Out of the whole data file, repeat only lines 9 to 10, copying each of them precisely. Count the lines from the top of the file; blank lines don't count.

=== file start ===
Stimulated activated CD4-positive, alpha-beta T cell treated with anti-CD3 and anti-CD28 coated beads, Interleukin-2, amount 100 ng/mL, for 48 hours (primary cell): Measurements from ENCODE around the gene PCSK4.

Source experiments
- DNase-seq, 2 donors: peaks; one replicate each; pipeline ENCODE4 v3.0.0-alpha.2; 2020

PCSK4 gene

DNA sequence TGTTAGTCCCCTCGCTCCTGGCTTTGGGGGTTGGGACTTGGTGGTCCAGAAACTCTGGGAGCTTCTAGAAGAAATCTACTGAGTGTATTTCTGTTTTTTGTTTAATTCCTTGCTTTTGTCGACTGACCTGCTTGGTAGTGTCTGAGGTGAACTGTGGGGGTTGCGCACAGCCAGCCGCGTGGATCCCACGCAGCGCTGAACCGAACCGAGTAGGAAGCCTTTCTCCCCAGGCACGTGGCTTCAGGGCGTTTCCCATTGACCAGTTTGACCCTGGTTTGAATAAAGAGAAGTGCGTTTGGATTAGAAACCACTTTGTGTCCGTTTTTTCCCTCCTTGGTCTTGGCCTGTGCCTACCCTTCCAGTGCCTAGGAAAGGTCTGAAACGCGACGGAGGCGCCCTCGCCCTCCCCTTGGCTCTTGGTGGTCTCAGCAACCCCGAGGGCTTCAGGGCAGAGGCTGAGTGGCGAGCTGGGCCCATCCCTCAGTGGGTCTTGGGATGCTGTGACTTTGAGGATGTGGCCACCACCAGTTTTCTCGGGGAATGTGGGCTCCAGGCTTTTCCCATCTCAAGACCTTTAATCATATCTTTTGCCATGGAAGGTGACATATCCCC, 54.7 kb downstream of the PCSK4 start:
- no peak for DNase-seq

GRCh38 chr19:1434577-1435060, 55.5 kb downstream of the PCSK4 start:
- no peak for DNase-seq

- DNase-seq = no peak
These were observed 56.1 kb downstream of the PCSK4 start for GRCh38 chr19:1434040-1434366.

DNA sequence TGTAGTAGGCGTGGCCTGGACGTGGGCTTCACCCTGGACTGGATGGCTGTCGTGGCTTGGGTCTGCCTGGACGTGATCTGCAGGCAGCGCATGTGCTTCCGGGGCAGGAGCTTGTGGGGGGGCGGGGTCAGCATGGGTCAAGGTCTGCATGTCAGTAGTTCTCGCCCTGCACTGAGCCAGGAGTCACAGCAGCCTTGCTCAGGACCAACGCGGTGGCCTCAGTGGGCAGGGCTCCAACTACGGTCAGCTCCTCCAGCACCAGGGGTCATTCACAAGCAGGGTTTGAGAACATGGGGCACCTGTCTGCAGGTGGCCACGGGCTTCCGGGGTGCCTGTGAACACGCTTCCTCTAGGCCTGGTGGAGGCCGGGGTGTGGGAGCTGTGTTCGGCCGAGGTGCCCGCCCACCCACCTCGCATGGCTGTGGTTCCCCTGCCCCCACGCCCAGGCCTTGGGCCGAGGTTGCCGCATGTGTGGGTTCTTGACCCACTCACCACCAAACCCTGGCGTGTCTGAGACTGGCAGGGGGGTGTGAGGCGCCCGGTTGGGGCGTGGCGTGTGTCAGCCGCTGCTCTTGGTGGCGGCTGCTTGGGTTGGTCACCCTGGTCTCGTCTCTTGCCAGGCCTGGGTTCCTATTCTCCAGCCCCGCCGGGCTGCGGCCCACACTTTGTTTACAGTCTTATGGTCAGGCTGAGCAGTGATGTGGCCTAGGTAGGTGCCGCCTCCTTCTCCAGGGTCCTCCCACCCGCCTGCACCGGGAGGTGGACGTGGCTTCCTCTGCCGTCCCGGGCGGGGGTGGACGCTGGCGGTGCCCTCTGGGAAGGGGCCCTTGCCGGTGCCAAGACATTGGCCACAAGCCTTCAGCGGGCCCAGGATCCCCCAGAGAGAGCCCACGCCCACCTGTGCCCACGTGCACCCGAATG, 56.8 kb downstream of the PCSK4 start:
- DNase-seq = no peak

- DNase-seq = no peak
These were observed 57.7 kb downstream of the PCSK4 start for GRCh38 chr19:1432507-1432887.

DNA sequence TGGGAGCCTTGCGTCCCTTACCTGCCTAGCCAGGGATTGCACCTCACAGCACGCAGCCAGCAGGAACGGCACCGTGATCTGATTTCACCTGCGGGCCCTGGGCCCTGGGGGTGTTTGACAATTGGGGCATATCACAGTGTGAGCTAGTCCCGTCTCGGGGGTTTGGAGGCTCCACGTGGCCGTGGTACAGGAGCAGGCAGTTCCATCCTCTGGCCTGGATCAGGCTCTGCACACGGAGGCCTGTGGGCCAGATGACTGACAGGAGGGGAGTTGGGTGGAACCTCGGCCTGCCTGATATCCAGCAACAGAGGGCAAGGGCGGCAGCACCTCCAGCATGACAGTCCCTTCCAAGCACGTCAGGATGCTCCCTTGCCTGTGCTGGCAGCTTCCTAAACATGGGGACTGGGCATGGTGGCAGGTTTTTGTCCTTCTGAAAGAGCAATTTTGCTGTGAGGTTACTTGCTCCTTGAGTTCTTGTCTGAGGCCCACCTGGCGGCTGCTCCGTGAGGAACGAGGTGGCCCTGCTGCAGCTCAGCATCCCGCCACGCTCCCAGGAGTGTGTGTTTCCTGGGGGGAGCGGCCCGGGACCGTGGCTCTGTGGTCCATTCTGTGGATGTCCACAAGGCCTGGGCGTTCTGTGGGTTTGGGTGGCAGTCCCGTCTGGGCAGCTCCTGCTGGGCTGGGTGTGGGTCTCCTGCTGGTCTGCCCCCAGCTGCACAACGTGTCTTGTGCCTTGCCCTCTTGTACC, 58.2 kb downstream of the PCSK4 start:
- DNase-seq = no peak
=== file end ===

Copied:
- DNase-seq = no peak
These were observed 56.1 kb downstream of the PCSK4 start for GRCh38 chr19:1434040-1434366.